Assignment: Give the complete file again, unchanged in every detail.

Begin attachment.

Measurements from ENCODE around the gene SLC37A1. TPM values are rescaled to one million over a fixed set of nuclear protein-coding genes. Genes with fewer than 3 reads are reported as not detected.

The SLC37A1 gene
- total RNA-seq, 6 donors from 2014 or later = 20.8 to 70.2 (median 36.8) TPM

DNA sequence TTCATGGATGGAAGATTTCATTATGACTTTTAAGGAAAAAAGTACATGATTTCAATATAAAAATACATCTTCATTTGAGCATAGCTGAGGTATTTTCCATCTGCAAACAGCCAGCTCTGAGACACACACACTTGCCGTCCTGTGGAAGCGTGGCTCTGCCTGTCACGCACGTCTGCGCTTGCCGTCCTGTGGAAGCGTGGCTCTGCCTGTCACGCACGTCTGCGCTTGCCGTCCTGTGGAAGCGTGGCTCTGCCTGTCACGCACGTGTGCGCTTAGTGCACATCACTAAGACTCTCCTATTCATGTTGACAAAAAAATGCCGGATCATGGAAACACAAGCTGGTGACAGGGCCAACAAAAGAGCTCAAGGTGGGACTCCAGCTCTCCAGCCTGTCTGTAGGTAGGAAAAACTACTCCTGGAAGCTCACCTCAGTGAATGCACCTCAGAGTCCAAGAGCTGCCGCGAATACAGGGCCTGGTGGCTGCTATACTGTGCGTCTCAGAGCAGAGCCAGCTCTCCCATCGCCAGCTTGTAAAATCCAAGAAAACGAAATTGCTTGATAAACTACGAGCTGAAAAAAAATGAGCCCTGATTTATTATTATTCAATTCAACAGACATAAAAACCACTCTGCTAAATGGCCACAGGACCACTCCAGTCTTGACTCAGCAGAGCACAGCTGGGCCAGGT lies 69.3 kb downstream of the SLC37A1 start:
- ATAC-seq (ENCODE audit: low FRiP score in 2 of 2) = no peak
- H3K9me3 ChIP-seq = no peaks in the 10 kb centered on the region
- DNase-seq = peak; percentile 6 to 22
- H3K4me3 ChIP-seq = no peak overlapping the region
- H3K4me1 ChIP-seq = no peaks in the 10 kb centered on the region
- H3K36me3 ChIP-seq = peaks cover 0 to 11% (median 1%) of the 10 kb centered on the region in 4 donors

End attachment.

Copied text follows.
Measurements from ENCODE around the gene SLC37A1. TPM values are rescaled to one million over a fixed set of nuclear protein-coding genes. Genes with fewer than 3 reads are reported as not detected.

The SLC37A1 gene
- total RNA-seq, 6 donors from 2014 or later = 20.8 to 70.2 (median 36.8) TPM

DNA sequence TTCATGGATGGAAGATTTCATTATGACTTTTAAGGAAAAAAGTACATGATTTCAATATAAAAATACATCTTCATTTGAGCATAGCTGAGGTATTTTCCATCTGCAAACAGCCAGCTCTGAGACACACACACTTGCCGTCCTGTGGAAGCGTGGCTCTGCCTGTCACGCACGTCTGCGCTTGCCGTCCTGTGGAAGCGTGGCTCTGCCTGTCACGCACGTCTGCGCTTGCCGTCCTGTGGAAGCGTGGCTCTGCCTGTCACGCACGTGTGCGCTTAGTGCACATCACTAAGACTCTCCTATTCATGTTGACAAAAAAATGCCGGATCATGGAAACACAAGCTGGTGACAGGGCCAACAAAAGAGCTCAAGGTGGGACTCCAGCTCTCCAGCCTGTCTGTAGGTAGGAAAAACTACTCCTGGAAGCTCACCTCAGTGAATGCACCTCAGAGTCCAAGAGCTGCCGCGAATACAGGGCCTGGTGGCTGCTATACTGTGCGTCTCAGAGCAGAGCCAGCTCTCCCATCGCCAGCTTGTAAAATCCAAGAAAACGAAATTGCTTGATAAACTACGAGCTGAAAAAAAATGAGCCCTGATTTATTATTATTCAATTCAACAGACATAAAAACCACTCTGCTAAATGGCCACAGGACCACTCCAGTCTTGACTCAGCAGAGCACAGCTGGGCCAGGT lies 69.3 kb downstream of the SLC37A1 start:
- ATAC-seq (ENCODE audit: low FRiP score in 2 of 2) = no peak
- H3K9me3 ChIP-seq = no peaks in the 10 kb centered on the region
- DNase-seq = peak; percentile 6 to 22
- H3K4me3 ChIP-seq = no peak overlapping the region
- H3K4me1 ChIP-seq = no peaks in the 10 kb centered on the region
- H3K36me3 ChIP-seq = peaks cover 0 to 11% (median 1%) of the 10 kb centered on the region in 4 donors